Helping shed some light on the all-important issue of child custody — II
Last week, our blog published the first post in an ongoing series dedicated to providing divorcing parents with insight into how child custody works here in Maryland.
Our goal in doing this is not just to provide these parents with a better understanding of what is admittedly a complex legal process, but also to give them some much-needed peace of mind about the divorce issue that matters most to them.
The different custody arrangements
Last time, we discussed how the court will be called upon to make decisions concerning both legal custody and physical custody when divorcing parents are unable to reach a mutually acceptable solution.
We also began discussing how there are a multitude of possible child custody arrangements that can ordered by the court in these cases.
Some of these arrangements may include:
- Sole legal custody and sole physical custody – The child’s primary residence will be with one parent while the other parent may be granted visitation. The parent with sole physical custody also has sole authority to make important decisions related to the child’s welfare.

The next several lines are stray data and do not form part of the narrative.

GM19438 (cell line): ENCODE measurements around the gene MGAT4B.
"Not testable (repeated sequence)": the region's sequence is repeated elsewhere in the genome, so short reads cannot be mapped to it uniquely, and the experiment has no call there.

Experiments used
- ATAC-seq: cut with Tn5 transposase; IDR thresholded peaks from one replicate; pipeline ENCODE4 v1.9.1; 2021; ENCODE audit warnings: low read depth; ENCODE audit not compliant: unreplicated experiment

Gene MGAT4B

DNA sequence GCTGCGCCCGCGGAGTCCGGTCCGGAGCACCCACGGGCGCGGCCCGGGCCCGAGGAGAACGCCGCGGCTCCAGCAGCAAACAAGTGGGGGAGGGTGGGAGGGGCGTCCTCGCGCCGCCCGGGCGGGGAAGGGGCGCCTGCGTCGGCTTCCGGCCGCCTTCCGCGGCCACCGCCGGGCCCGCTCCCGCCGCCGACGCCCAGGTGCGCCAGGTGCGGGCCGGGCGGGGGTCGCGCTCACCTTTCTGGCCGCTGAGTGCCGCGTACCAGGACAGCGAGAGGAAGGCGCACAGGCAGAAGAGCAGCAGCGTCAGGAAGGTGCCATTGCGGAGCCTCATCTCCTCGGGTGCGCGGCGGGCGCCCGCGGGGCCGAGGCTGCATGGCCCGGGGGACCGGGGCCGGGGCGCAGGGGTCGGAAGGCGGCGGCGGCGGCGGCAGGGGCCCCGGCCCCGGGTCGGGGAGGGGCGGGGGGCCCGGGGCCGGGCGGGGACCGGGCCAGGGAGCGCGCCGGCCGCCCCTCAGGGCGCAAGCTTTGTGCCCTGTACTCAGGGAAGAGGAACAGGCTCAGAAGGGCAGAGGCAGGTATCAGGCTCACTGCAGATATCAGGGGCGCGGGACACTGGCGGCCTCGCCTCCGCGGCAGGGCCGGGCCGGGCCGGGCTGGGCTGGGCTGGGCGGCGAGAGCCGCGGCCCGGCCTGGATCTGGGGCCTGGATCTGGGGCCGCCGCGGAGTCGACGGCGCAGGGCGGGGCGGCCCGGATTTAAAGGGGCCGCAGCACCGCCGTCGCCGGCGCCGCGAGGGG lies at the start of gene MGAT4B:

- Joint legal custody and sole physical custody – The child’s primary residence will be with one parent while the other parent may be granted visitation. Both parents have authority to make important decisions related to the child’s welfare.
- Joint legal custody and shared physical custody – The child has two primary residences, spending a minimum of 35 percent of their time with each parent. Both parents have authority to make important decisions related to the child’s welfare.
Best interests of the child
Maryland courts use the “best interest of the child” standard in custody decisions and consult a list of factors, none of which are assigned more weight than others, when determining what is actually best for the children.
Some of these factors include:
- The roles played by the parents, including that of primary caregiver
- The fitness of the parents, including their mental and physical capabilities
- The child’s age and health
- The history, if any, of abandonment or the length of separation
- The preference of the child
We’ll continue this discussion in future posts.
Please consider speaking with a skilled legal professional as soon as possible if you have any questions or concerns relating to child custody, as they can explain the law, outline your options and take action.